People of faith, take a stand against the evil of racial supremacy!

Aug 13, 2017Blog, Race Relations0 comments

Now is the time for the church and its leaders to take a public stand against the evil of racial supremacy.

Today, many of us are shocked and repulsed by the evil and violence unfolding in Charlottesville, as white supremacists show just how vile and hateful their views are. Thousands of torch bearing white nationalists march on the University of Virginia’s campus in Charlottesville, while small groups of brave young students stood up to them, linking arms in the face of violence and hate. This small group of young peaceful counter-protestors, mostly aged 17–23, stood up to a sea of white supremacists and neo-Nazis, who surrounded, intimidated, and beat them. One person is killed and nineteen injured as a car plows into a small group of peaceful counter-protestors amid white supremacist violence in Charlottesville.

How should people of Christian faith respond?

We must condemn racism, hatred, violence, and white supremacy, and choose to bear witness to peace, love, and justice.

A racialized and racist view of the world has infused much of the Western and Christian social imagination. This view shapes the way people, including Christians, see and live in the world. It gives birth to notions of whiteness and blackness, and hateful and disfigured views of church, nation, history, politics, race, and faith.[1]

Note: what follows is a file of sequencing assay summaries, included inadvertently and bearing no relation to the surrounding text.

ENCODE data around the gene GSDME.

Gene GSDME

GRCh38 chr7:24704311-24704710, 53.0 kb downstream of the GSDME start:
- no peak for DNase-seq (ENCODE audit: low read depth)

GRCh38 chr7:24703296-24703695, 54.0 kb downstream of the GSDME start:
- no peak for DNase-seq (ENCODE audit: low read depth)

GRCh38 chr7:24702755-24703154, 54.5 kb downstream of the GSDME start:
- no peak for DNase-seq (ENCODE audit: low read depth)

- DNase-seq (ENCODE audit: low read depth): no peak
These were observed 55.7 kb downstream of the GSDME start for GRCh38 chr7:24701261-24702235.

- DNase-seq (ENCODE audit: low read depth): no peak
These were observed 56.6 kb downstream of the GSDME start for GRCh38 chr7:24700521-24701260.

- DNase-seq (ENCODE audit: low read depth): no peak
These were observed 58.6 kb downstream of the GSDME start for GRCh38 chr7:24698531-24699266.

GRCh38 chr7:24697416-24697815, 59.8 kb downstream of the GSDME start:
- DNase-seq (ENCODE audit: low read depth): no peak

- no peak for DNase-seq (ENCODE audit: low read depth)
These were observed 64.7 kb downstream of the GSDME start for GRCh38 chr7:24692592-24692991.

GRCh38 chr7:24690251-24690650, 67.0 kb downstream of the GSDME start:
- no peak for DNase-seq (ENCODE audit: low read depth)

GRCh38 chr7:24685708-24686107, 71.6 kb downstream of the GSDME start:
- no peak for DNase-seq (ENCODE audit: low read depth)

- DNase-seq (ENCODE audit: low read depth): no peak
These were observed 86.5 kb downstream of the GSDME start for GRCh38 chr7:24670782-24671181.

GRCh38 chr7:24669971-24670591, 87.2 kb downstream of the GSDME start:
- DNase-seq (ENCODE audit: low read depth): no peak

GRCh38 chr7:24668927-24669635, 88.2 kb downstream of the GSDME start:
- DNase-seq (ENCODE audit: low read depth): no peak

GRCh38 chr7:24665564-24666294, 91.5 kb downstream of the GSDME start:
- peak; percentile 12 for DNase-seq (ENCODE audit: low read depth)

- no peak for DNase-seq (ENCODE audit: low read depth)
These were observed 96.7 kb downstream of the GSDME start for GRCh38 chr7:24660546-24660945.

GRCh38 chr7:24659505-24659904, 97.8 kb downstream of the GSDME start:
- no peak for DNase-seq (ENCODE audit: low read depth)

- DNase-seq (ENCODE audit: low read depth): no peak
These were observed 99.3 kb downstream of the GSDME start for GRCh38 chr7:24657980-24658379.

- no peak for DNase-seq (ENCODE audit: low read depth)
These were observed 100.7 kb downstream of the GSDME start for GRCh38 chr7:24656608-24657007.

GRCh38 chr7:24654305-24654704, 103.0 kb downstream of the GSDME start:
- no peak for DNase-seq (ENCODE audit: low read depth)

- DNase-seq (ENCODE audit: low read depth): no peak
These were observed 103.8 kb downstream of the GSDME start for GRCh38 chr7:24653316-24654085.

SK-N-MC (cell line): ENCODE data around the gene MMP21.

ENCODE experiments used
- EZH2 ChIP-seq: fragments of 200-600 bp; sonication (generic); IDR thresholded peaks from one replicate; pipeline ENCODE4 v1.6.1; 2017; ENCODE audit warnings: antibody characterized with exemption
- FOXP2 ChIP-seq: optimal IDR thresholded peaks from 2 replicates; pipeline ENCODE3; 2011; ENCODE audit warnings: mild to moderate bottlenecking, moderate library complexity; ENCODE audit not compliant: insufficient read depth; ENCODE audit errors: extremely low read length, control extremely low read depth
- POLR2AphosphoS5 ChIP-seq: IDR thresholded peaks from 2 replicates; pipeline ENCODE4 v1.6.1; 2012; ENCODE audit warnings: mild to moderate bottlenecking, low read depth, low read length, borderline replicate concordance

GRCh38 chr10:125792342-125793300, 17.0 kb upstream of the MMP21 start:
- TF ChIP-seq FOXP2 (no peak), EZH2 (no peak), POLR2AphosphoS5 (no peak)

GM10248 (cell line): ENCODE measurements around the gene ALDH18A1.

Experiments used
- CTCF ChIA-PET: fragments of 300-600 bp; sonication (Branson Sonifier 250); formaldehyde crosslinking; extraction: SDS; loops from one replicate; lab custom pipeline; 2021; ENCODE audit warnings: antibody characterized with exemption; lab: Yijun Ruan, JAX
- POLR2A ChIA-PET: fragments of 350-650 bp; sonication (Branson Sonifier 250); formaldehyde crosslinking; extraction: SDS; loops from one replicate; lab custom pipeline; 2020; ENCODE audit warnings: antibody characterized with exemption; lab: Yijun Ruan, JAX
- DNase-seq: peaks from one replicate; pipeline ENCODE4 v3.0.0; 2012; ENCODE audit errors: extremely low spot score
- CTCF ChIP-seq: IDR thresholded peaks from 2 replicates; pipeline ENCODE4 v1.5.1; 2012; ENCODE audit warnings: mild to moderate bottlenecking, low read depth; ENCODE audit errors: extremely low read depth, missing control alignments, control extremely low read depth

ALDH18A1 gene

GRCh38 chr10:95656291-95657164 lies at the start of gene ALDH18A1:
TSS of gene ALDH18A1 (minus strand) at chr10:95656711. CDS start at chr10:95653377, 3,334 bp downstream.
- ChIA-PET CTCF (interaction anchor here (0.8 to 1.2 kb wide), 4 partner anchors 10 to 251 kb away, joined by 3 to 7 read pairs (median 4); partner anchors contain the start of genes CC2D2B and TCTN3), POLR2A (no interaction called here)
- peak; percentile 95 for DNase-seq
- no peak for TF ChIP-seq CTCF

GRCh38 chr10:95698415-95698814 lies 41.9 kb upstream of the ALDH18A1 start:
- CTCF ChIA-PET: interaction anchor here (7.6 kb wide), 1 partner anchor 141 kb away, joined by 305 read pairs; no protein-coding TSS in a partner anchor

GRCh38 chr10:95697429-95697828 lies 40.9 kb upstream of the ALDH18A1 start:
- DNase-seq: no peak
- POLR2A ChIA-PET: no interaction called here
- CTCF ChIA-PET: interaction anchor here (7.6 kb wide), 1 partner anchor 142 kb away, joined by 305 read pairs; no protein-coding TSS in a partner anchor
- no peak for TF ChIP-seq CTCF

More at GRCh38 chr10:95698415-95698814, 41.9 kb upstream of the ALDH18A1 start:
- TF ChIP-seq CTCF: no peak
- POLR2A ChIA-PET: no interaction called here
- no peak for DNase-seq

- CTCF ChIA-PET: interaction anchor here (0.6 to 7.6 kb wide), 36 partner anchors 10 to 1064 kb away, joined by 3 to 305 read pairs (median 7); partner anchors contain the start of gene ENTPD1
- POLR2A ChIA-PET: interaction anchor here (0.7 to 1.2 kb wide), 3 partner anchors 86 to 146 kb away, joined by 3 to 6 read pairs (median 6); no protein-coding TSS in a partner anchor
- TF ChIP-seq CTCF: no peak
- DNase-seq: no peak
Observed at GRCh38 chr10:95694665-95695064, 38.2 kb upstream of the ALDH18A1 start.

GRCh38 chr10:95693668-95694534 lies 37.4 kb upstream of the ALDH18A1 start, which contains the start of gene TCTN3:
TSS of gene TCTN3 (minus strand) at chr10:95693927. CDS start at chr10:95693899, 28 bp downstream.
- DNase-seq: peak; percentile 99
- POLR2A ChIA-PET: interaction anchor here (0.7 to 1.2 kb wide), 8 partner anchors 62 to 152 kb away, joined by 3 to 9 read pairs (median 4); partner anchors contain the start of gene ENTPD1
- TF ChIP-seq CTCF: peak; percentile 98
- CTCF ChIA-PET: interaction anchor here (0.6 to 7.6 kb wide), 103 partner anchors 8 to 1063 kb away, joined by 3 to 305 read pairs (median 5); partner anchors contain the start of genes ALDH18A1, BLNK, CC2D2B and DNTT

The result is that Christianity has become white and male (even though most of the global church members are female people of color). Racism, classism, and sexism feed each other, poisoning church and society.

Racism, classism, and sexism feed each other, poisoning church and society. Click To Tweet

Where Christianity thrives outside of male whiteness, this thriving is seen as an abnormality or novelty. It is seen as a weaker, lesser, or suspicious version of Christianity or theology—an aberration to be ignored, quarantined, or dismissed. It’s either made invisible, or it’s made exotic.[2]

We need to repent of this racism and sexism. We need a radical reorientation of Christianity in the twenty-first century, which fully embraces all races and sexes.

Ignoring or minimizing sexism and racism IS sexism and racism. Ignoring or minimizing sexism and racism in church and society only gives license for sexism and racism to spread and grow.

Christians don’t have the option of minimizing or ignoring racism and sexism. We have a responsibility to question and condemn all sexist or racist attitudes, theologies, practices, and remarks. We have a responsibility to challenge, confront, and condemn sexism and racism in all its forms.

Yassir Morsi reminds us that we shouldn’t focus only on the symptoms of racism, such as prejudice, intolerance, and bigotry. These are symptoms of racism, not racism itself. Morsi says that racism is more about power than psychology, more about system than sentiment, and more about denial of agency than denial of acceptance. Sexism is the same.